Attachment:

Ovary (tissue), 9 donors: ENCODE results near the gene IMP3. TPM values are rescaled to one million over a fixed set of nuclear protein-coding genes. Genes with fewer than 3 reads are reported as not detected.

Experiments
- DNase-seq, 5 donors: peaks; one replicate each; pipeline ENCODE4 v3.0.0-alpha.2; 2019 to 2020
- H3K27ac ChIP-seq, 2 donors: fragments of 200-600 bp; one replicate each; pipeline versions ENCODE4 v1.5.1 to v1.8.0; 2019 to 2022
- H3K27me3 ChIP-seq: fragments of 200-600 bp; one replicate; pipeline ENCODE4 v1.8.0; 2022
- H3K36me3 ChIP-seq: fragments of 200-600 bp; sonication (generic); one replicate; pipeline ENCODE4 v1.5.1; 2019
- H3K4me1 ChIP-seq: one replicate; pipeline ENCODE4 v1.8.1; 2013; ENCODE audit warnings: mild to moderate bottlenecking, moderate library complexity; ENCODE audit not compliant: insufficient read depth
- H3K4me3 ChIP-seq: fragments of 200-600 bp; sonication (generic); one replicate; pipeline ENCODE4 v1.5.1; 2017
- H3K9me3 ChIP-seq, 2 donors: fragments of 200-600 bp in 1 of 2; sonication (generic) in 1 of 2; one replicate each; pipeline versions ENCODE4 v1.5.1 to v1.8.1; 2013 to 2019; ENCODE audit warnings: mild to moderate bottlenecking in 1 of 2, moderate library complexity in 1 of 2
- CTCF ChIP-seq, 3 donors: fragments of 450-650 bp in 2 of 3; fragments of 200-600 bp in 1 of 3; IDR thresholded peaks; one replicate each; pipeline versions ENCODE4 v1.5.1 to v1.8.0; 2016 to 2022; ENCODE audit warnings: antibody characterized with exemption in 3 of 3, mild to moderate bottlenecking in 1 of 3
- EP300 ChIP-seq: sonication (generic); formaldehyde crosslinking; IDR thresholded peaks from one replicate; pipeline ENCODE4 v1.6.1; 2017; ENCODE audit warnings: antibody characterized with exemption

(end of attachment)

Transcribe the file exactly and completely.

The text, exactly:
Ovary (tissue), 9 donors: ENCODE results near the gene IMP3. TPM values are rescaled to one million over a fixed set of nuclear protein-coding genes. Genes with fewer than 3 reads are reported as not detected.

Experiments
- DNase-seq, 5 donors: peaks; one replicate each; pipeline ENCODE4 v3.0.0-alpha.2; 2019 to 2020
- H3K27ac ChIP-seq, 2 donors: fragments of 200-600 bp; one replicate each; pipeline versions ENCODE4 v1.5.1 to v1.8.0; 2019 to 2022
- H3K27me3 ChIP-seq: fragments of 200-600 bp; one replicate; pipeline ENCODE4 v1.8.0; 2022
- H3K36me3 ChIP-seq: fragments of 200-600 bp; sonication (generic); one replicate; pipeline ENCODE4 v1.5.1; 2019
- H3K4me1 ChIP-seq: one replicate; pipeline ENCODE4 v1.8.1; 2013; ENCODE audit warnings: mild to moderate bottlenecking, moderate library complexity; ENCODE audit not compliant: insufficient read depth
- H3K4me3 ChIP-seq: fragments of 200-600 bp; sonication (generic); one replicate; pipeline ENCODE4 v1.5.1; 2017
- H3K9me3 ChIP-seq, 2 donors: fragments of 200-600 bp in 1 of 2; sonication (generic) in 1 of 2; one replicate each; pipeline versions ENCODE4 v1.5.1 to v1.8.1; 2013 to 2019; ENCODE audit warnings: mild to moderate bottlenecking in 1 of 2, moderate library complexity in 1 of 2
- CTCF ChIP-seq, 3 donors: fragments of 450-650 bp in 2 of 3; fragments of 200-600 bp in 1 of 3; IDR thresholded peaks; one replicate each; pipeline versions ENCODE4 v1.5.1 to v1.8.0; 2016 to 2022; ENCODE audit warnings: antibody characterized with exemption in 3 of 3, mild to moderate bottlenecking in 1 of 3
- EP300 ChIP-seq: sonication (generic); formaldehyde crosslinking; IDR thresholded peaks from one replicate; pipeline ENCODE4 v1.6.1; 2017; ENCODE audit warnings: antibody characterized with exemption